James and the Other Brothers of Jesus (Box 25.1)

The Synoptic Gospels report that Jesus had four brothers—James, Joses, Judas, and Simon—plus an unknown number of sisters whose names are also unknown (Mark 6:3). Since James is listed first, he is often thought to be the oldest of these brothers, although perhaps he is listed first simply because he was the one who became best known.

The Gospels indicate that the brothers of Jesus did not “believe in him” during the time of his ministry (John 7:5). At one point they attempt to seize him and take him home for a forced retirement from doing and saying things that are leading people to think he is “beside himself” (Mark 3:21, 31–35). The Gospel of John even presents Jesus on the cross choosing one of his disciples to care for his mother after his death, which seems like an affront to James and his other brothers (John 19:25–27).

After Easter, things changed. Paul mentions in 1 Corinthians that the risen Jesus appeared to James (1 Cor. 15:7). The book of Acts indicates that the brothers of Jesus (all of them?) were part of the early church in Jerusalem (Acts 1:14) and, apparently, were present for the great event on the day of Pentecost (Acts 2:1–4). A short while later, James appears to be the leader of the church in Jerusalem (Acts 12:17; 21:18). He presides over the apostolic council described in Acts 15 and offers a final authoritative ruling that he expects to be disseminated and accepted by Christians everywhere (Acts 15:19–29; 21:25).

James’s importance as a leader in the church is also acknowledged by Paul in Galatians, albeit somewhat grudgingly (Gal. 1:19; 2:6, 9). Paul disagreed sharply with James’s policies regarding the continued relevance of certain markers of Jewish identity within the Christian community (Gal. 2:11–14). Still, he devoted a considerable portion of his ministry to supervising a collection for Christians in Jerusalem, where James was the recognized leader (Rom. 15:25–29; 2 Cor. 8–9).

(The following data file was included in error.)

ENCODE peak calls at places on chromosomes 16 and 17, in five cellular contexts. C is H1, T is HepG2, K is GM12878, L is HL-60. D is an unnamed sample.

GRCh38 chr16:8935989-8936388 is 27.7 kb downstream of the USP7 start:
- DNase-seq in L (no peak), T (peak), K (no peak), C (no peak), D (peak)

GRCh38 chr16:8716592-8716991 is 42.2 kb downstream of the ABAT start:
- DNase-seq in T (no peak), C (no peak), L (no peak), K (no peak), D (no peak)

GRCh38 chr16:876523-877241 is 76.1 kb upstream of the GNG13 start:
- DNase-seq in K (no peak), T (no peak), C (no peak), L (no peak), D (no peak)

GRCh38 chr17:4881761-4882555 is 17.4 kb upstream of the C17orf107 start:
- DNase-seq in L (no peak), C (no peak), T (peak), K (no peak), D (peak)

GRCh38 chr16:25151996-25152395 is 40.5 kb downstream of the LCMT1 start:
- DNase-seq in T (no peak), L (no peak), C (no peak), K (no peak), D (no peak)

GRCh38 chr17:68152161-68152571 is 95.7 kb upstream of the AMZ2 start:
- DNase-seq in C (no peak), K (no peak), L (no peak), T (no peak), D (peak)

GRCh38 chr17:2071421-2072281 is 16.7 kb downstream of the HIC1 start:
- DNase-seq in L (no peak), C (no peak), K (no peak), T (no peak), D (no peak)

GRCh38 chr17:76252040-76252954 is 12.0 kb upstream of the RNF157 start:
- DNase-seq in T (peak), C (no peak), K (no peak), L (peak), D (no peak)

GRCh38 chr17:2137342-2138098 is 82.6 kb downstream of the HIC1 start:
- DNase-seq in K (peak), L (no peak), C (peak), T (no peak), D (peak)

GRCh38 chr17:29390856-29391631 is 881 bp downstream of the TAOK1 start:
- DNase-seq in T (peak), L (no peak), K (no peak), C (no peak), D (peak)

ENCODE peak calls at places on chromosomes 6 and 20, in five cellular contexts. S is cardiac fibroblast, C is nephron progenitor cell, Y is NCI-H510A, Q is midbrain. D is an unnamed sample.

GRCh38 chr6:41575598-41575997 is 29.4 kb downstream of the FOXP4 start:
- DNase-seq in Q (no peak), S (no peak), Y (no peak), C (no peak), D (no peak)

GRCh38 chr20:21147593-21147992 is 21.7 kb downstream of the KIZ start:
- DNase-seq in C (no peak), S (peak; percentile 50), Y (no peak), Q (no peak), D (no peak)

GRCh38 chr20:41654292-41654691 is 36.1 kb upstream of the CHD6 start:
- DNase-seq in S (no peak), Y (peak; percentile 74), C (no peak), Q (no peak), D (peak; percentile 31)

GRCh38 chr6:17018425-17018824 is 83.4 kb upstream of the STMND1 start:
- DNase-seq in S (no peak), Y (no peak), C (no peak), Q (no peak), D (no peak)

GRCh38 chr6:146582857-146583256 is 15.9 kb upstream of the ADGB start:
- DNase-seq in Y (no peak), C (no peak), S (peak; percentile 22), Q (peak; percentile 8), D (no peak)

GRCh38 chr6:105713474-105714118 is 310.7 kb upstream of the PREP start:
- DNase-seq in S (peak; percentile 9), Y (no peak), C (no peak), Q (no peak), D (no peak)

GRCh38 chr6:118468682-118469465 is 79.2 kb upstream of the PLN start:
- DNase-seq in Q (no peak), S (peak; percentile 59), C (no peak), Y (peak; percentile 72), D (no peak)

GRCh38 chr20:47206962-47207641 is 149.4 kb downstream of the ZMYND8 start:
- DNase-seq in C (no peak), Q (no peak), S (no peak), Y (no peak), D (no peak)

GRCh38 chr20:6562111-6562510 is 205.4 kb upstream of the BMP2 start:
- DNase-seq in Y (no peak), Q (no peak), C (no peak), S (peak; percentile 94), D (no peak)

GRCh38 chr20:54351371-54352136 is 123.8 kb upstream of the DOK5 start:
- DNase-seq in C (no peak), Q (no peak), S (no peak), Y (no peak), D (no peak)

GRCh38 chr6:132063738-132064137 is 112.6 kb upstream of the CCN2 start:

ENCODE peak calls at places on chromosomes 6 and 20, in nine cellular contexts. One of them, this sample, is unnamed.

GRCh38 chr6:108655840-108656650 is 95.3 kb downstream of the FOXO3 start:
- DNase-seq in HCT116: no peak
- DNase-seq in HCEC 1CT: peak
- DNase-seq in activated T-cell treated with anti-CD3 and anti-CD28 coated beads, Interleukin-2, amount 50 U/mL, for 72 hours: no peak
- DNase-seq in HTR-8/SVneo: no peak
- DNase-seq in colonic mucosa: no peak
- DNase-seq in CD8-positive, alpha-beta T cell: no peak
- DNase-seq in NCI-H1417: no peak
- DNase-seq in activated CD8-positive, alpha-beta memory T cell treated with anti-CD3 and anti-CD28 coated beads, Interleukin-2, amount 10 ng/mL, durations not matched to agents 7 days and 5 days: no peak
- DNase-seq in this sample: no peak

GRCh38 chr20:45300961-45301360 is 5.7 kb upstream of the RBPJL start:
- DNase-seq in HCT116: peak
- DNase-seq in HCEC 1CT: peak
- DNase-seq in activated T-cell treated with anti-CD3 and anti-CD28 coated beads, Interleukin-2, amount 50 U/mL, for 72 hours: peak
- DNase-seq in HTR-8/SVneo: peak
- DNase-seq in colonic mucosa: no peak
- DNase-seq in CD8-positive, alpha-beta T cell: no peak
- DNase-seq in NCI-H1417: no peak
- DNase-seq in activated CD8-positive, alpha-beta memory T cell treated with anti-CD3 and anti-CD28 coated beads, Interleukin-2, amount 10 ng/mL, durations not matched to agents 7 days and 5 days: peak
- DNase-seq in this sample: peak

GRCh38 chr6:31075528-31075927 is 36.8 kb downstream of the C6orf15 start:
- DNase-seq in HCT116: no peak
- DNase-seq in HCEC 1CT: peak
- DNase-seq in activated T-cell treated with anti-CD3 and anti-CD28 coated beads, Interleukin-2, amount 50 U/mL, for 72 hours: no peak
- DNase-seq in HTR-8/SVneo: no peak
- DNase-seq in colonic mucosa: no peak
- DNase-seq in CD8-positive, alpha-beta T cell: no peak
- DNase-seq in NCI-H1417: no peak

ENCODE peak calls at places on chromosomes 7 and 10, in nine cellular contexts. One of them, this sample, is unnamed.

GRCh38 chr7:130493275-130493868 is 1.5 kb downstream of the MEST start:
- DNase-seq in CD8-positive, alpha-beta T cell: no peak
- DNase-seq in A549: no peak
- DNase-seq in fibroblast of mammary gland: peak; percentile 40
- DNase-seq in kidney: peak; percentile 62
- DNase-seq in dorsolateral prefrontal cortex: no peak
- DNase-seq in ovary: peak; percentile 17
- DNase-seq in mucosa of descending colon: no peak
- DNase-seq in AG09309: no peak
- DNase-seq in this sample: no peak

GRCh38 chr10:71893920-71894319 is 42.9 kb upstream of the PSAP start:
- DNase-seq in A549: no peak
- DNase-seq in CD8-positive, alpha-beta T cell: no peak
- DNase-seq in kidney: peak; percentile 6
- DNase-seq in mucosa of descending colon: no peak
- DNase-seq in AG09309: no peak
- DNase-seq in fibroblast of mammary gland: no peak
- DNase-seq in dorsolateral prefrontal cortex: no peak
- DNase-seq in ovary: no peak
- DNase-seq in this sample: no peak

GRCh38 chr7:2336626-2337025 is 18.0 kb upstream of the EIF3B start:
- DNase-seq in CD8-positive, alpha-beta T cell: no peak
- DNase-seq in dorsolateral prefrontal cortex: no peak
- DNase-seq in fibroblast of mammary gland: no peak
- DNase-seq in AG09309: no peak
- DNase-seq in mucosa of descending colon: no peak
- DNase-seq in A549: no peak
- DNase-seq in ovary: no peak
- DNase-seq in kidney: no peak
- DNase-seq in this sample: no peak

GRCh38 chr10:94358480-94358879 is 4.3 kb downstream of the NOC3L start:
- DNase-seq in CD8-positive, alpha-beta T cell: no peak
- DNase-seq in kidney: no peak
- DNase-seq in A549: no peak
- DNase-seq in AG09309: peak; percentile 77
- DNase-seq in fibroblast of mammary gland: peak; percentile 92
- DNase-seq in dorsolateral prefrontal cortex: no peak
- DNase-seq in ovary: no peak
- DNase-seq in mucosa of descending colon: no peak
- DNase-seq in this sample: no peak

The Jewish historian Josephus reports that James was murdered in 62 (see Jewish Antiquities 20.199–201). During an interim between on-site Roman rulers (when “Festus was dead and Albinus was still on the way”), the high priest Ananus II seized the opportunity to move against those whom he considered to be lawbreakers. He convened the judges of the Sanhedrin and delivered James and certain others to be stoned. Josephus notes that “the inhabitants of the city who were considered to be the most fair-minded and who were strict in their observance of the law were offended at this.” Furthermore, Josephus maintains that the action was judged to be illegal, and Ananus II subsequently was deposed by the new procurator on this account. A later Christian tradition, reported by Clement of Alexandria (third century), says that James was killed by being thrown off the pinnacle of the temple, but this account is generally regarded as legendary.

Other traditions about James emphasize his traditional Jewish piety and his devotion to the law. Eusebius (fourth century) reports that he received his nickname “the Just” because he lived as a Nazirite, an ascetic who was especially devoted to God. Another oft-repeated tradition (reported by Eusebius) holds that James spent so much time praying in the temple that his knees became as calloused as those of a camel.

The apocryphal Gospel of Thomas (first or second century) contains an overwhelmingly positive affirmation of James. In one curious passage, Jesus’s disciples ask him who their leader will be after he departs; he answers, “You are to go to James the Just, for whose sake heaven and earth came into being” (Gospel of Thomas 12).

We have only a little information about the other brothers of Jesus. Paul refers to them as Christian missionaries, noting specifically that (unlike him) they were married and often accompanied by their wives (1 Cor. 9:5). Judas (= Jude) is the putative author of another New Testament letter.